Union Pacific, which denied in court that the brakes were defective, said the worker tripped when he attempted to apply them to the moving freight car. The company noted to ProPublica that it was Riceland Foods that moved the rail car and Riceland Foods that was responsible for the switch operations. While that company settled with the injured worker, so did Union Pacific.

Though rail companies must report when contractors are hurt on their land, ProPublica found they have dodged that reporting requirement, too.

Contractor James Wheeler was rigging down a boom of heavy equipment in Norfolk Southern’s rail yard when a fellow contractor’s mistake resulted in Wheeler having three fingers on his right hand amputated. Norfolk never reported it, despite the fact that the incident happened on its land. The company did not comment on the case, but said it reviewed all of the unreported cases found by ProPublica and wound up reporting one of them to the FRA, “which was based on information added to a case months after the initial report was made internally. That update was made immediately.”

FRA officials said they believed the incident should have been reported, but because the injury happened in 2016, they told ProPublica that nothing further had to be done. The FRA said the five-year limit was a reasonable time frame.

The agency says it focuses its efforts on newer injuries and that its audits are rigorous and successful. Last year, the process caught Union Pacific managers hiding nearly 100 injuries that should have been reported.

“UP documentation clearly showed these incidents were reportable injuries,” the agency said. The company disciplined those involved, the FRA said, but the agency’s investigation is still open because a key witness in the case has filed an OSHA complaint against Union Pacific and won’t speak to the FRA until given clearance by his attorney. An agency spokesperson said the FRA expects to issue violations but as of now no fines have been levied. “Allegations that managers are incentivized to hide or ignore injured employees are false,” UP told ProPublica in a statement. The company also told ProPublica that its own audit process had found the “incorrectly classified” injuries and that the company had corrected them.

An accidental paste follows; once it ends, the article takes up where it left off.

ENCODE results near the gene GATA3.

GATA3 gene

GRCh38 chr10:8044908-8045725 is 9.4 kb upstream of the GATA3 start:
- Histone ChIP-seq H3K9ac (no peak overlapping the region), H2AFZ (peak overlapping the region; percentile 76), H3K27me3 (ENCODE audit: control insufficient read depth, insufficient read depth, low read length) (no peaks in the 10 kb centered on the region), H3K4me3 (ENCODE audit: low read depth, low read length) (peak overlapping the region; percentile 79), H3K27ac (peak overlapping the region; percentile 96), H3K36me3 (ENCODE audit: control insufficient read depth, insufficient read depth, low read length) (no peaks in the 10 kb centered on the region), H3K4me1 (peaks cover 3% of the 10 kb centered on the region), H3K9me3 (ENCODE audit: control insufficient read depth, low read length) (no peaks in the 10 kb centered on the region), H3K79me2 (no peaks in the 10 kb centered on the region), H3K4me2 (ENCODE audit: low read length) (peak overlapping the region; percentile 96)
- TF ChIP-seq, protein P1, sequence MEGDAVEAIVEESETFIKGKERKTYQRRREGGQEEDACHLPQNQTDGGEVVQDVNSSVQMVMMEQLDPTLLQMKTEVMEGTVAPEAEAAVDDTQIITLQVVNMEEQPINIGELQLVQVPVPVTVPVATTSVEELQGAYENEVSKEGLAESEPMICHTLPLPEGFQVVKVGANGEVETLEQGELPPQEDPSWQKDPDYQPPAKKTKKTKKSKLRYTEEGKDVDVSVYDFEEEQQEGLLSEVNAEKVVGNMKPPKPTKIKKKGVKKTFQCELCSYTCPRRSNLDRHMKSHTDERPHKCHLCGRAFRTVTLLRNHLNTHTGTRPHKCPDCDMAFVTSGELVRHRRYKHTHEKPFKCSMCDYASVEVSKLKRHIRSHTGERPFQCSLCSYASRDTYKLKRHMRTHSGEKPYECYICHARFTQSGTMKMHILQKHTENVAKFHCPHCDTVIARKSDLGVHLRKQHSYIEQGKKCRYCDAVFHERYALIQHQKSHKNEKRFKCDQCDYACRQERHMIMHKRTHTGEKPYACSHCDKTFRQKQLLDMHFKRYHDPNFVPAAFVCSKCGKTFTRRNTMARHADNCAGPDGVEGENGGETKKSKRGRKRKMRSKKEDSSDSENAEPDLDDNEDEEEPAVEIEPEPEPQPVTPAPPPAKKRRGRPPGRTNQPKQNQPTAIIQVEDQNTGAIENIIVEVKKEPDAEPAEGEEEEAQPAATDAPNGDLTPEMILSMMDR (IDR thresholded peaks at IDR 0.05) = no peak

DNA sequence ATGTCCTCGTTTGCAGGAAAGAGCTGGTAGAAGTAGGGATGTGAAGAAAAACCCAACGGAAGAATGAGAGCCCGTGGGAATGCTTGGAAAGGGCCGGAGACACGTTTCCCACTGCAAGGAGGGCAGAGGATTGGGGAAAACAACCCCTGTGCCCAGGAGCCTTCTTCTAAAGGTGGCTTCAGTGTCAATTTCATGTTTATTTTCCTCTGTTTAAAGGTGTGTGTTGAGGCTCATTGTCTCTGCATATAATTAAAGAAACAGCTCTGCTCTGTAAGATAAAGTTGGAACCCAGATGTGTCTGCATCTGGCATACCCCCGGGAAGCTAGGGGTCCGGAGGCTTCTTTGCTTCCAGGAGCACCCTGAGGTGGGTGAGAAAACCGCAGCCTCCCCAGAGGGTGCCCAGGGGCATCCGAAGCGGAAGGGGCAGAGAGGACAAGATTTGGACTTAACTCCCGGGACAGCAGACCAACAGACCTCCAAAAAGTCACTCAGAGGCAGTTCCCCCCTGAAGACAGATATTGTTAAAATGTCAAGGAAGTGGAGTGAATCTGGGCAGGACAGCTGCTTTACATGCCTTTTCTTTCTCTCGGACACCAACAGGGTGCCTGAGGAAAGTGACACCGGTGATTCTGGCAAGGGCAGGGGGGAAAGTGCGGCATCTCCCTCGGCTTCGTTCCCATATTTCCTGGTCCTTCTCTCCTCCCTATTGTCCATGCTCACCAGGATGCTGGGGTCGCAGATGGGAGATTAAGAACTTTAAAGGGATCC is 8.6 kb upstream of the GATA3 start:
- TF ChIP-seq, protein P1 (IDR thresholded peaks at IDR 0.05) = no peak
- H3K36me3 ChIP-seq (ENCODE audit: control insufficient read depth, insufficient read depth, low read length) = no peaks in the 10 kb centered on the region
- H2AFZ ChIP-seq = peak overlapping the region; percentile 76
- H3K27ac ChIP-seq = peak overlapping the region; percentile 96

Agency officials said that most of the time, when they catch unreported injuries, they simply ask officials to reconcile the matter. The agency doesn’t separately track fines it gives for injury reporting violations, instead lumping together all the fines it levies against railroads for all kinds of reporting failures. ProPublica added up these kinds of fines levied against all Class 1 companies in 2022, the most recent year of data available. For the companies, which had $108 billion in combined revenue that year, the penalties added up to $30,011.

The agency told ProPublica it knows the penalties are too paltry to prevent the companies or their officials from attempting to hide injuries. Only Congress could increase the fines, a spokesperson said. “The proposed Railway Safety Act would allow for a substantial increase in the maximum civil penalty amount,” the spokesperson said. That bill, which received bipartisan support when it was introduced on the heels of last year’s catastrophic derailment that unleashed hazardous chemicals on East Palestine, Ohio, has since stalled in Congress.

Cassity said the FRA’s audit process allows railroads too much notice before the government arrives on site to check records. “It just just doesn’t go far enough,” he said, adding that he believes companies purposefully don’t fill out certain paperwork so they can hide injuries from the FRA and that there is little the agency can do to combat the practice.

He suggested that one way to get the fullest accounting of injuries would be for the FRA to devise a system where the reports come directly from employees. “Right now, the only way to get the facts is through a carrier that, quite frankly, is not playing fairly,” he said. “And so you've got to get it from the source.”

Such a system would require significant procedural and operational changes, FRA officials said, and there is no guarantee all employees would abide by them.

But agency officials said they can entertain these and other big changes during the upcoming public comment period for their proposed rules, which have not been updated since 2010. During this period, railroad companies and labor groups are expected to provide their perspectives and could mount legal efforts to change the proposals. According to the agency, any new rules will receive final approval from its chief safety officer.

Research was contributed by Jeff Kao, Mollie Simon, Mariam Elba, and Ruth Baron of ProPublica, and Carolyn Edds and Miriam Pensack.